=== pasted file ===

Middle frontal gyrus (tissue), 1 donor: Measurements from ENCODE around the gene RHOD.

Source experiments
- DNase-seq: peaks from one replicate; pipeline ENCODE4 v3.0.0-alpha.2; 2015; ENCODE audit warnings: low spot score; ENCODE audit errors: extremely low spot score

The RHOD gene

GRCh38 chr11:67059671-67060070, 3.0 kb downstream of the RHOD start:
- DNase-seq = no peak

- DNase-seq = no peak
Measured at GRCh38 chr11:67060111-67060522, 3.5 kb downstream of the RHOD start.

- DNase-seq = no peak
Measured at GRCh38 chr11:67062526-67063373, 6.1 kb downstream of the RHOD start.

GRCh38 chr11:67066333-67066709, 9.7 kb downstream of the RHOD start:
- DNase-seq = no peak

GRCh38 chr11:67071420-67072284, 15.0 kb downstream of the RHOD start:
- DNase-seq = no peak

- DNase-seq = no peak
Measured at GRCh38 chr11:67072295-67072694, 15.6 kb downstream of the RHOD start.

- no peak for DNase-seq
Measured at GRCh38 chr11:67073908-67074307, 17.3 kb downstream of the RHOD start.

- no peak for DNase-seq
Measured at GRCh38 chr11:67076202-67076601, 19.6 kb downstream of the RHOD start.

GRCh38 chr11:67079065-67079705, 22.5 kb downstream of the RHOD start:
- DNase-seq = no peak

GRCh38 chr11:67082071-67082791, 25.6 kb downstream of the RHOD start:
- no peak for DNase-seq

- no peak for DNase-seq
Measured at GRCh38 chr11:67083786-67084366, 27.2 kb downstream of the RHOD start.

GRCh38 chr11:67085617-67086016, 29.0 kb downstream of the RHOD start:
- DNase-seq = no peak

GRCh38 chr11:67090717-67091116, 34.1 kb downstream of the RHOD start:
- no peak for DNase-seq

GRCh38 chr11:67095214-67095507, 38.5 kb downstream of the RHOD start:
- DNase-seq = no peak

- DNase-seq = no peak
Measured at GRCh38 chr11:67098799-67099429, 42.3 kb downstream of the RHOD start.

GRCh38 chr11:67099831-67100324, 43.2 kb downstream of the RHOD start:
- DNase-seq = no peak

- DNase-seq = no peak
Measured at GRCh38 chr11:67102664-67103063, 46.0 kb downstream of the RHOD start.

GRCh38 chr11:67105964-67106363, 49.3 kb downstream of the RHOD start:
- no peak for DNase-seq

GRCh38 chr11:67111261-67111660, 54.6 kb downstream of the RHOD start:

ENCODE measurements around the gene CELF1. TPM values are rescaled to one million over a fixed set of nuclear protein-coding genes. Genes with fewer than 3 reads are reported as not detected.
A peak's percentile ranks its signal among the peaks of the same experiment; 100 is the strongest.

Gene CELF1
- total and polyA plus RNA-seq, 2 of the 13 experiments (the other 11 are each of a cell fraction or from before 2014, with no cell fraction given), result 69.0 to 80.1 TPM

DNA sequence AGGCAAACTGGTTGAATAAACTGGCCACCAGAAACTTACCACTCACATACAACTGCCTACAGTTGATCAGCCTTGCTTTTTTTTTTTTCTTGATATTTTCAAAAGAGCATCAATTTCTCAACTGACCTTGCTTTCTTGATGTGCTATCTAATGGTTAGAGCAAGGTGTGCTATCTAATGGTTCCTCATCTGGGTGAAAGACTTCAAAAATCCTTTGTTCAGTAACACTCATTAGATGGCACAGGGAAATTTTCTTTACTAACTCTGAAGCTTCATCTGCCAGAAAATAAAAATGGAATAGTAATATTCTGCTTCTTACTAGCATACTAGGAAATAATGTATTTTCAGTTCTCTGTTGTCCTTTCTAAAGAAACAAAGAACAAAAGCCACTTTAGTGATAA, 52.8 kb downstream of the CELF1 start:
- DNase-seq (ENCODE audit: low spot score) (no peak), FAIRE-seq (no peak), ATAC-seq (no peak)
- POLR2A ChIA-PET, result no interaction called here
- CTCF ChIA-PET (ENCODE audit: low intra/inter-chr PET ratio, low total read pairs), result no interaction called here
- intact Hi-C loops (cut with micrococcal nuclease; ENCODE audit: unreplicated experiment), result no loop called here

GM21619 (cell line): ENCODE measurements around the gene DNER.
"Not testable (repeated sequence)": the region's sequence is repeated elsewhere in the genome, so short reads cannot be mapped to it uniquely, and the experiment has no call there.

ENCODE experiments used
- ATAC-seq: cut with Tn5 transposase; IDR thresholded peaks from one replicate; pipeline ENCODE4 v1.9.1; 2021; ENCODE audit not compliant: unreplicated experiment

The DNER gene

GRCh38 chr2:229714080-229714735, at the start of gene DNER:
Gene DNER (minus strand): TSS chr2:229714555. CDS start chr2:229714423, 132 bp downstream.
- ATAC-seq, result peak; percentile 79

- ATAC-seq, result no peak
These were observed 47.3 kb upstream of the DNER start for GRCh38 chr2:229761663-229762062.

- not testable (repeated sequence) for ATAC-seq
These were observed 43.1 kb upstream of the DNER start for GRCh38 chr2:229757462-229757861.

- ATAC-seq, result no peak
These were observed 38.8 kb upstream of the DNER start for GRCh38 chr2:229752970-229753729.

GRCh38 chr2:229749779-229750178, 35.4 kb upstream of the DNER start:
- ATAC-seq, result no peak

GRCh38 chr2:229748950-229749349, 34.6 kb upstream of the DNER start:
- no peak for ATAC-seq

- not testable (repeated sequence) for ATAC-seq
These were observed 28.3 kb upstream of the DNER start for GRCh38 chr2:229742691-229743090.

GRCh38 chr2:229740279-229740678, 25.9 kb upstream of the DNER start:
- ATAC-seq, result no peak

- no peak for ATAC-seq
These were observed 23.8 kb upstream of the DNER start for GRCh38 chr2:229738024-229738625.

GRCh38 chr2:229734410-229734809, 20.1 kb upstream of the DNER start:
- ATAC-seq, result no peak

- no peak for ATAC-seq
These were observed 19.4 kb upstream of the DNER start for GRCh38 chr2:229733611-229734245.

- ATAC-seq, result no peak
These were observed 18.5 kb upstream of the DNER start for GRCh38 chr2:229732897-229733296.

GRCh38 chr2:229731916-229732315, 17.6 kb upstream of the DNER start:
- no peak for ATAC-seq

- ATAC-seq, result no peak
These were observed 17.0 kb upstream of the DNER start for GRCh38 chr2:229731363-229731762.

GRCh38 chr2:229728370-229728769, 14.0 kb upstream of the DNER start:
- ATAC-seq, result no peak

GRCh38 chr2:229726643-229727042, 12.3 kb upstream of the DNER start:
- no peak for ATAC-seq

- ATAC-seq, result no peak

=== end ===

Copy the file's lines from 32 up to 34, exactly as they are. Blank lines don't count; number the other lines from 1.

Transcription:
- DNase-seq = no peak

- DNase-seq = no peak
Measured at GRCh38 chr11:67098799-67099429, 42.3 kb downstream of the RHOD start.